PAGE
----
Culture Notes

Art is a barometer of its time, providing the common ground for our shared humanity—essential in a vibrant democracy. I came of age as an artist and administrator in New York in the 1970s. Post modernists, punks, minimalists, and graffiti artists were deconstructing and distilling everyday actions. By the 1980s, some of these provocateurs mainstreamed into galleries and museums, theaters and opera houses. Many audiences were mystified, some transformed by the emergent forms. At the end of the ‘80s, I was performing arts curator at Walker Art Center in Minneapolis, and the aesthetic zeitgeist had changed. 

Artist as Administrator

Visiting a retrospective exhibition of the art and film of Robin Lloyd and Doreen Kraft reminded me of how many arts administrators are also artists in our community. In the workplace, artists have certain advantages, particularly with the never-ending aspiration to improve. While building upon technique and experience, curiosity leads artists to explore new horizons. And, resiliency and adaptability are central to an artist’s process, and crucial for an organization’s sustainability.

Arts, Humanities, and Public Broadcasting Funding Again at Risk

Seems like national funding for the arts, humanities, and public broadcast media may once again on the chopping block in Washington. Enflamed debates highlight fundamental disagreement over federal government funding priorities, and we can expect vituperative arguments again this spring as Congress determines budget appropriations. At the appropriate time, it will be incumbent on each of us to claim our cultural agency and let Congress know how essential the National Endowment for the Arts, National Endowment for the Humanities, and Corporation for Public Broadcasting are.

Inside the Culture Wars Maelstrom of the 1990s

In 1994 while working at Walker Art Center, I presented Ron Athey’s Four Scenes in a Harsh Life. The sold-out performance was well received by an audience of about 100. Post-show discussions with the artist, attended by eighty people, were thoughtful and engaging. Theatre and dance critics had been invited—none chose to attend. Three weeks after the event, a visual art critic from the Minneapolis StarTribune called, wanting to verify someone’s distorted, fantastical version of the performance. She did not want to meet in person, and warned me to look for her lead story on the front page the next morning.

Weaving A New Cultural Tapestry

One-third of the children in Burlington and Winooski public schools are students of color, including new Americans who are English language learners. With the demographics in our region shifting so dramatically, government agencies, educational institutions, businesses, and nonprofits are grappling with inadequate cultural competency in trying to serve these myriad populations.

Yesterday, the Flynn Center, along with Burlington City Arts, the Vermont Arts Council, and the Vermont Community Foundation, hosted a forum in Burlington called New Community Visions with Americans for the Arts. The initiative’s goal was to explore the role that the arts play in pursuing a healthy, vibrant, and cohesive community, and how individuals, arts institutions, and support organizations can help achieve that.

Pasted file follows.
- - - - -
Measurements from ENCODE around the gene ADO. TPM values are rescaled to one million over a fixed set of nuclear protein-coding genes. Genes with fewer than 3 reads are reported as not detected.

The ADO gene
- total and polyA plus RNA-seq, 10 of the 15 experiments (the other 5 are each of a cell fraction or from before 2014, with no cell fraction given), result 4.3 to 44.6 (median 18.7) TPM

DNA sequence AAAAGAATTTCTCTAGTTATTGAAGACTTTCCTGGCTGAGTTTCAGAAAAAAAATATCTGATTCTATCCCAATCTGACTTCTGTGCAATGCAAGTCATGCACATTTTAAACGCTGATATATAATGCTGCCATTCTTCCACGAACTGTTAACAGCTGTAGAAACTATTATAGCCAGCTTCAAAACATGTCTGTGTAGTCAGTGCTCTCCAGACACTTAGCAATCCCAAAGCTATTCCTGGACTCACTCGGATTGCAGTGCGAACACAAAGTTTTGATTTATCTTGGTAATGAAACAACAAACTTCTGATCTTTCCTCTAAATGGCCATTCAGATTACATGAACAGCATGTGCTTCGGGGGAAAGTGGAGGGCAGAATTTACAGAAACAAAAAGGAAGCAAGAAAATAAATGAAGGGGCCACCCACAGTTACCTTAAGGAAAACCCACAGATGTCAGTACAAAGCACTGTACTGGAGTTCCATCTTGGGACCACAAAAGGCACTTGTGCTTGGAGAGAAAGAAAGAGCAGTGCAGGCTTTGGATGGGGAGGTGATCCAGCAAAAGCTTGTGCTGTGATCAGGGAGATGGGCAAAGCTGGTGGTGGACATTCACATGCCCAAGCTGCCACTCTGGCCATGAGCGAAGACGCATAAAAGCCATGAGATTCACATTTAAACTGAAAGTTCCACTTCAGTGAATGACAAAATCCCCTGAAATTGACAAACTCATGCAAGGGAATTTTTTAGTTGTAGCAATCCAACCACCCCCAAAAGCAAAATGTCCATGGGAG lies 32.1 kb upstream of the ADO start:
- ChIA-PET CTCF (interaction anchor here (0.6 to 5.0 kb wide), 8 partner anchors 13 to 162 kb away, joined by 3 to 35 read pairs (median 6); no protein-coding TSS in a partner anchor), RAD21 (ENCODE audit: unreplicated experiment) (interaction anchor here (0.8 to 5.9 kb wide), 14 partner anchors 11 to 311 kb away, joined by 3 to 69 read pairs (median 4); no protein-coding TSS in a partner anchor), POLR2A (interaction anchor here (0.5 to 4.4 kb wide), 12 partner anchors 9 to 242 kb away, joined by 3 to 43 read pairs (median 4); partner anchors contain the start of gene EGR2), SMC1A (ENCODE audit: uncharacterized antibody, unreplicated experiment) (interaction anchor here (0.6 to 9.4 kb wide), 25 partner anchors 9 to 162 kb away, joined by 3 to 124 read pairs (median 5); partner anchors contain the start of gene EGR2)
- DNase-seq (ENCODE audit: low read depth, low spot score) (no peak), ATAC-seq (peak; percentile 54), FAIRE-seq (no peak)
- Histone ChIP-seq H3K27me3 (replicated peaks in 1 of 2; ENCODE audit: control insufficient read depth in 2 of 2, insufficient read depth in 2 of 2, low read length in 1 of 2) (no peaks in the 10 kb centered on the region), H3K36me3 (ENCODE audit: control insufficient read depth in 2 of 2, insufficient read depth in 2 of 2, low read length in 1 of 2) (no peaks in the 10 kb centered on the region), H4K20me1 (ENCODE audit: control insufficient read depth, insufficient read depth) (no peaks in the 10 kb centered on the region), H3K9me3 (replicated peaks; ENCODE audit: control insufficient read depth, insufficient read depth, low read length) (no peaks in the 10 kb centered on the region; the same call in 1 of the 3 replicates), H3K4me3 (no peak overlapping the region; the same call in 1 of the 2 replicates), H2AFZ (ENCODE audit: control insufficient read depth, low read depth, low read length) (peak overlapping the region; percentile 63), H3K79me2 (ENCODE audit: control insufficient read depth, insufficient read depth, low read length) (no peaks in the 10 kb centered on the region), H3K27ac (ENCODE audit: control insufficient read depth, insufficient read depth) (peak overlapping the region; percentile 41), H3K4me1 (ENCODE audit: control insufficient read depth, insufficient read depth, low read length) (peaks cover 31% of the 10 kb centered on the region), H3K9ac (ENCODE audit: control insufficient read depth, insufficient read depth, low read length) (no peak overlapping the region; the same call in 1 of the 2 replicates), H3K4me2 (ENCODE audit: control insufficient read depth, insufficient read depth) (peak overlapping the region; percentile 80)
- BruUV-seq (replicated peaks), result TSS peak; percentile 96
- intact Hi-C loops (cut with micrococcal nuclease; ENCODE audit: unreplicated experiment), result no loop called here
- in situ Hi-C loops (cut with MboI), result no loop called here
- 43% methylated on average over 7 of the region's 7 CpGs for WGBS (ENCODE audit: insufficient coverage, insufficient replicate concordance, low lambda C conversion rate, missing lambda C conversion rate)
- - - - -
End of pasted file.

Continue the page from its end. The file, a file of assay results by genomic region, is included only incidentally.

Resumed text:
Walking with the Dead: Remembering World AIDS Day

Morning coffee had me scanning the obituaries. Still others, I discovered in passing conversations with friends, who assumed I already knew.

I hold on to my dead. They have become the elements in my reality.

I can still hear Celie's fluid-filled lungs laboring in her emaciated transgendered body. Her quick, shallow breaths are wind in my universe.

A Journey to the Austrian Alps to Discuss "The Performing Arts in Lean Times"

Last month I joined colleagues from around the world to attend the Salzburg Global Seminar: “The Performing Arts in Lean Times:  Opportunities for Reinvention.” Adrian Ellis and Russell Willis Taylor co-chaired the convening. Several ideas from this meeting may be relevant to our blogosphere discussions. First the context: we were lodged in Max Reinhart’s castle.

Essential Skills for Making the Most of Resources in the Nonprofit Arts

In January, The San Francisco Foundation and Grants for the Arts, with support from The Wallace Foundation, hosted a daylong Dynamic Adaptability Conference.  Over 700 community members attended, learning from creative thinkers from the arts, neuroscience, business, media, and philanthropy.

Where Hope Lives

Responding to the economic meltdown last year, the San Francisco Foundation downsized and began reconsidering what a community foundation needs to be in the present environment. As a result of this rethinking, in addition to the arts portfolio, I now have multiple tasks including managing programs for LGBT organizations, diversity in philanthropy, and a new initiative supporting mergers, closures, joint ventures, and back office collaborations.

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